The lesson, sometimes you have to dismantle to rebuild because you get tired of patching up holes. And for those of you who have homes, you know what I’m talking about. Patching up holes makes a structure look weak and its value is perceived as low.
During this 3-year time period, many of the salesmen who stayed expressed interested in learning new product, which I accommodated them in exploring new territories or market channels. But I also made sure salespeople knew that others, without mentioning names, were interested in their territory. Competition is good, but integrity has to be maintained. And I always assured the incumbent that as long as a strong sales effort is maintained that would never happen.
When you have good clay, your only enemy is the time needed for training and nurturing. But again, it’s better to build slowly and surely and not force piece into grooves.
Moving people around intimidates many managers because they have a tendency to want things to be nice and neat on an organization chart. And this is where one of the logjams of human improvement lies. When people focus more on managing the neatness of their organization chart, they have disconnected with reality. Human beings are transient, ever changing in terms of needs and desires. What drives a person today, will not necessarily work tomorrow. Maybe they’re bored the second year and now have a ‘been there, done that’ attitude. Manage people’s desires, not their position.
To give you a visual, a man has been crawling across the desert dying of thirst for many days. He finally comes across a water stand where the vendor is selling a glass of water for $1000. The rich, wealthy man, too tired to put up a fuss at the ridiculous price, with some reservation he pays the vendor and then continues on his journey. A few hours later, another vendor tries to sell the man a glass of water at the same ridiculous price of a $1000. Does he buy the glass of water? If you guessed no, you’re right. The rich man countered the offer with $100. What changed? Why did he pay $1000 the first time after days in the desert and not more than $100 for the second glass? Because his perceived value and his needs changed after he got his thirst quenched by the first glass. Now the second glass didn’t seem to promise the same value and hence his low bid. Because now, he was no longer thirsty, he was now hungry.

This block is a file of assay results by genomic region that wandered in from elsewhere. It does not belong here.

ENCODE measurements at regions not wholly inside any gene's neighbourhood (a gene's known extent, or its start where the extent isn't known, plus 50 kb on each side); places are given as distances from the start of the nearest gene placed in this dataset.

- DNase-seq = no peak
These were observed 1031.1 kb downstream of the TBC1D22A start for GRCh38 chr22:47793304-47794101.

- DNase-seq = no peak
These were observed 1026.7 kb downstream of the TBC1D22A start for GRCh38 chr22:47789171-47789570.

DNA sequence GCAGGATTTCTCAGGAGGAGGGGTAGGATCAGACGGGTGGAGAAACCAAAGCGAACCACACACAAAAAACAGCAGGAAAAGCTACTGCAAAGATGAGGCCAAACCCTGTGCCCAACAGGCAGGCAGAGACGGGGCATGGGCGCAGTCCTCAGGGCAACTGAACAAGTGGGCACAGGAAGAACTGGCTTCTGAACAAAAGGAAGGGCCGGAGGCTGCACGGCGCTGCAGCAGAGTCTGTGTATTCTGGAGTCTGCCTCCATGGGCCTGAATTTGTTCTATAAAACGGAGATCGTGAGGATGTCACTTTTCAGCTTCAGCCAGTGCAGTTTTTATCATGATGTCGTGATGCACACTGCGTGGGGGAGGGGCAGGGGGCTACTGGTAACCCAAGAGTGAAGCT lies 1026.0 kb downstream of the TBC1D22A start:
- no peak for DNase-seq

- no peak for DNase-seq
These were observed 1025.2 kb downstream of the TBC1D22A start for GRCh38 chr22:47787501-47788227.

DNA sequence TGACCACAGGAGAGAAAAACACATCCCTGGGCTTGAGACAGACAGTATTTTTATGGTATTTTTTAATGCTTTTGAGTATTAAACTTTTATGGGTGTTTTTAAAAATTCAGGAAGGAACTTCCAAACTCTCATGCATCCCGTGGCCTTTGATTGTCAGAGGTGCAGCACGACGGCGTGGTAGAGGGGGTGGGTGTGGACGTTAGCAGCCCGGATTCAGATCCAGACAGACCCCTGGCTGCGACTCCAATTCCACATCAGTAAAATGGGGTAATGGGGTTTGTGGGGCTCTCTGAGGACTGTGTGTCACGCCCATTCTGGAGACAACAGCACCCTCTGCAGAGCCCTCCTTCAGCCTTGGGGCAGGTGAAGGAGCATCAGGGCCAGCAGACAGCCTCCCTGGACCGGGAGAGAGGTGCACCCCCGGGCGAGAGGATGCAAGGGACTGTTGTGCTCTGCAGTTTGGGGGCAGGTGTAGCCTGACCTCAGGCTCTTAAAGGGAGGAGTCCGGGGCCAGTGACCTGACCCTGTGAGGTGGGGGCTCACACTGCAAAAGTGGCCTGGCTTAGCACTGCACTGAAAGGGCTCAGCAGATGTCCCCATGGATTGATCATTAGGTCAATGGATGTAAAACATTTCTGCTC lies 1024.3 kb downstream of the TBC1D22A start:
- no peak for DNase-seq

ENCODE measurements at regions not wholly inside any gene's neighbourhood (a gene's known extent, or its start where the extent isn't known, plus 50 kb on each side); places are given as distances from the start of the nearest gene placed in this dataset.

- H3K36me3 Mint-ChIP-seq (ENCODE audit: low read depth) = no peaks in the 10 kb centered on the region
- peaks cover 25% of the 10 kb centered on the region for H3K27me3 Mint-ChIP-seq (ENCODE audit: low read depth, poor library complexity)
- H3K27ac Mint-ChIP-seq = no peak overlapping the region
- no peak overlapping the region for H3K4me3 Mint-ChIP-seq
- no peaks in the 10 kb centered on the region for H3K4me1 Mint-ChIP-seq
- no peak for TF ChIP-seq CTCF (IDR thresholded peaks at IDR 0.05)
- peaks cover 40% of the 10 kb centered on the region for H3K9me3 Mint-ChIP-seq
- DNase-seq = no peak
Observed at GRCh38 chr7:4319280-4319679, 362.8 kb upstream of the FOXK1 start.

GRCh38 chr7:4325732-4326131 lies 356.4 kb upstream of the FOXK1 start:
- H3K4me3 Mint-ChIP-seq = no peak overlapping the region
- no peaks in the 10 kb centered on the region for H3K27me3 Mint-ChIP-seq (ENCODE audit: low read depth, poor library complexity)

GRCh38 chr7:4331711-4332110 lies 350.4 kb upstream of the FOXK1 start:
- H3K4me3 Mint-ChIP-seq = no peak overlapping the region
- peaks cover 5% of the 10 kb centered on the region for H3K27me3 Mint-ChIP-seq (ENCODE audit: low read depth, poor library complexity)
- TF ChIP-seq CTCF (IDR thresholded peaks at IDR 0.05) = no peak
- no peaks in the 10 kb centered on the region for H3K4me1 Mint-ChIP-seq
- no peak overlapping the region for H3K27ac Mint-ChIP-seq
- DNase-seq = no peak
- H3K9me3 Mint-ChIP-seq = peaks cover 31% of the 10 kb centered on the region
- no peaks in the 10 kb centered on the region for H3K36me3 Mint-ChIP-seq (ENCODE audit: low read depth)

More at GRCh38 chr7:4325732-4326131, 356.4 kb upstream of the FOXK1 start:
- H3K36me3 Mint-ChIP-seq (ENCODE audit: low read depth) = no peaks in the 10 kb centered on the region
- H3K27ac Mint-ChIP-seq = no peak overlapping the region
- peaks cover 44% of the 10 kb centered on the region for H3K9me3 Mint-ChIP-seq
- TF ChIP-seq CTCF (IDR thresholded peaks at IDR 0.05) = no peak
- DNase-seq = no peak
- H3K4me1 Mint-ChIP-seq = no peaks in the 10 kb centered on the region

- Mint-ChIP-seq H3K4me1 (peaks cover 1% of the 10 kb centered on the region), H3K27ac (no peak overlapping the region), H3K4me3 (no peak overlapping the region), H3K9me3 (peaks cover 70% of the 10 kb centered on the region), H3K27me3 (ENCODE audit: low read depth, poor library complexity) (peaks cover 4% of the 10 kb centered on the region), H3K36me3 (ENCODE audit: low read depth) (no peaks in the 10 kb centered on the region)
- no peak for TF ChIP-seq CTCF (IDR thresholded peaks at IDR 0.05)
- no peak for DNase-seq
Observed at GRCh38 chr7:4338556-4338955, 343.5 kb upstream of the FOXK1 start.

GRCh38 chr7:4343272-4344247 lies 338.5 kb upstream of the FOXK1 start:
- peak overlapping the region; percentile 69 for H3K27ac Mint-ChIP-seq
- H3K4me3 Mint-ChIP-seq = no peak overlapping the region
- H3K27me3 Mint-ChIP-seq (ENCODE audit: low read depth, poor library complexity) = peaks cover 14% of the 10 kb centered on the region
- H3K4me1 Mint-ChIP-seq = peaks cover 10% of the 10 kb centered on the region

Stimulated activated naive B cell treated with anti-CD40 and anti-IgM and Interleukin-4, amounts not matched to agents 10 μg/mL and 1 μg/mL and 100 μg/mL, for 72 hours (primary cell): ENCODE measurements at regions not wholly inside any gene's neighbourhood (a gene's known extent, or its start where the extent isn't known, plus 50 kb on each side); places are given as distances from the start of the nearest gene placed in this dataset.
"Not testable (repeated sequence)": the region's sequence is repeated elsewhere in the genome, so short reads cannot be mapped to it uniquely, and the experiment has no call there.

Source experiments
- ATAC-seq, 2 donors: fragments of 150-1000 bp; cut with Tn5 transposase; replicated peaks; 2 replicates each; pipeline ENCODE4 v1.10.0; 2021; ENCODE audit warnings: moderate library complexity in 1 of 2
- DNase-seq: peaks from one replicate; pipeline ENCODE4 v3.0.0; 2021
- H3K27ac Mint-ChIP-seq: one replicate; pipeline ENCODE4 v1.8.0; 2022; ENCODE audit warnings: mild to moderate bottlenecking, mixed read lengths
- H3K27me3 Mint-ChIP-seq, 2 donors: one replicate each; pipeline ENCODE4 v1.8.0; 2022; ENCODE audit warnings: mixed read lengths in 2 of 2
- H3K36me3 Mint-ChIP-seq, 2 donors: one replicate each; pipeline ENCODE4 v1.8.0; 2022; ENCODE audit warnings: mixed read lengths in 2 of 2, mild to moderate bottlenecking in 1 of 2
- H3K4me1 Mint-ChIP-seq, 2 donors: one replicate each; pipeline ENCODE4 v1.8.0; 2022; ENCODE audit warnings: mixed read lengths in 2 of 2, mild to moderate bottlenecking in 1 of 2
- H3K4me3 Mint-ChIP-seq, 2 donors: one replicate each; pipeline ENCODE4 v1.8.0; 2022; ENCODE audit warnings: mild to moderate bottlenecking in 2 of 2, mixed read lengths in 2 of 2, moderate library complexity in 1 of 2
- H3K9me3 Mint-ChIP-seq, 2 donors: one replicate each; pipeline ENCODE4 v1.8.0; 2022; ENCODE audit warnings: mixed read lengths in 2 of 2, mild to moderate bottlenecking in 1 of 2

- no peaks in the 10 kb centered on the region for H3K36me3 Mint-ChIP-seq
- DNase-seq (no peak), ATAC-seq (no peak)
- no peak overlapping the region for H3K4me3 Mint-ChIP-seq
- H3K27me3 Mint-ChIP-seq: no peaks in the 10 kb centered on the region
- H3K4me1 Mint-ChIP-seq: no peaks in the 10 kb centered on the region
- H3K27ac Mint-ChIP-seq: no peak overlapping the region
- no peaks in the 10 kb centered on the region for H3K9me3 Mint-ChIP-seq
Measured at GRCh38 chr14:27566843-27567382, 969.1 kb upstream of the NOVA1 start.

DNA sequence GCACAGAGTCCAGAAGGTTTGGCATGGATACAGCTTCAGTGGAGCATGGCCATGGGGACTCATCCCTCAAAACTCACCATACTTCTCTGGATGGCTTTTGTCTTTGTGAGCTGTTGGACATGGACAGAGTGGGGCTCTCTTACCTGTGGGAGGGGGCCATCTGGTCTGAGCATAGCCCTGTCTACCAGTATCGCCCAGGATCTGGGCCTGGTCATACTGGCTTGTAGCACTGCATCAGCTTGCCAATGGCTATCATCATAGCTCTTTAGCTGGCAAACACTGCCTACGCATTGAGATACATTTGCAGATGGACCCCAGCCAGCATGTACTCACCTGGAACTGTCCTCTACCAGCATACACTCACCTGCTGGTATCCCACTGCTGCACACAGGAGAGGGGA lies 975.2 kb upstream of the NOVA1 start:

For management, what makes this task difficult as I mentioned, is that many people think they know what they want, but they are motivated to change for the wrong reasons. Responsibility is laid at management’s feet for decipher the human enigma of changing wants. But, that’s why they get paid the big buck. Manage people, not the chart.
I once heard a story about the Japanese who in times when an employee is not working out, management apologizes to them for putting them in a position to fail and then move the worker to another position. The lesson to be learned here is twofold: Management should not be afraid to admit to themselves and the employee when they are not meeting the company’s expectations.
Lastly, management bears the ultimate responsibility of finding an employee’s groove so they won’t fail. True managers facilitate the process of creating an environment for motivating unproductive workers to become productive members of the company.
Please feel free to forward this article to a friend or colleague.
Copyright © 2005 by Victor Gonzalez All rights reserved. This article MAY be reproduced in any form or by any means, electronic or mechanical, including photocopying, as long as the author’s name, website and email address are included as part of the article’s body. All inquiries, including information on electronic licensing, should be directed to Victor Gonzalez, firstname.lastname@example.org www.thelogicofsuccess.com